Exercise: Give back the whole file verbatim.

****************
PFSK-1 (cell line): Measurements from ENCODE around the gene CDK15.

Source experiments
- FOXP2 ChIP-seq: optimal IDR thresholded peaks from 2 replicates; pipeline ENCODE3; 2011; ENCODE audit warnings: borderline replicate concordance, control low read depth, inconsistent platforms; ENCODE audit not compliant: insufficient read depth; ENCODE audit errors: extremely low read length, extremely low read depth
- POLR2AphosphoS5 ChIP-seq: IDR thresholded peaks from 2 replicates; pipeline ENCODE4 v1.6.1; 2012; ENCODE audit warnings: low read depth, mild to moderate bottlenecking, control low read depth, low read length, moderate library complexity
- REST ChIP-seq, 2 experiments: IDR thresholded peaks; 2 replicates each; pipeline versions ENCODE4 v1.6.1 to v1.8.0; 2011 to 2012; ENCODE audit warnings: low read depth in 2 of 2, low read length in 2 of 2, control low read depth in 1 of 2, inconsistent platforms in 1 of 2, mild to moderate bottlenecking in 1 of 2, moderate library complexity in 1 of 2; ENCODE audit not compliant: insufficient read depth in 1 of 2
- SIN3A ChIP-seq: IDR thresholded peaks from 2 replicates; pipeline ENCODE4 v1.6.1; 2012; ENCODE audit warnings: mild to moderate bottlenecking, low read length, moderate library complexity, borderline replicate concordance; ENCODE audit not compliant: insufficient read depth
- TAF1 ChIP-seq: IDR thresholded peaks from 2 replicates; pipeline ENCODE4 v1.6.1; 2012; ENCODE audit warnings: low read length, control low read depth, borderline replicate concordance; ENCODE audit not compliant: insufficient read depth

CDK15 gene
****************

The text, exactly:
PFSK-1 (cell line): Measurements from ENCODE around the gene CDK15.

Source experiments
- FOXP2 ChIP-seq: optimal IDR thresholded peaks from 2 replicates; pipeline ENCODE3; 2011; ENCODE audit warnings: borderline replicate concordance, control low read depth, inconsistent platforms; ENCODE audit not compliant: insufficient read depth; ENCODE audit errors: extremely low read length, extremely low read depth
- POLR2AphosphoS5 ChIP-seq: IDR thresholded peaks from 2 replicates; pipeline ENCODE4 v1.6.1; 2012; ENCODE audit warnings: low read depth, mild to moderate bottlenecking, control low read depth, low read length, moderate library complexity
- REST ChIP-seq, 2 experiments: IDR thresholded peaks; 2 replicates each; pipeline versions ENCODE4 v1.6.1 to v1.8.0; 2011 to 2012; ENCODE audit warnings: low read depth in 2 of 2, low read length in 2 of 2, control low read depth in 1 of 2, inconsistent platforms in 1 of 2, mild to moderate bottlenecking in 1 of 2, moderate library complexity in 1 of 2; ENCODE audit not compliant: insufficient read depth in 1 of 2
- SIN3A ChIP-seq: IDR thresholded peaks from 2 replicates; pipeline ENCODE4 v1.6.1; 2012; ENCODE audit warnings: mild to moderate bottlenecking, low read length, moderate library complexity, borderline replicate concordance; ENCODE audit not compliant: insufficient read depth
- TAF1 ChIP-seq: IDR thresholded peaks from 2 replicates; pipeline ENCODE4 v1.6.1; 2012; ENCODE audit warnings: low read length, control low read depth, borderline replicate concordance; ENCODE audit not compliant: insufficient read depth

CDK15 gene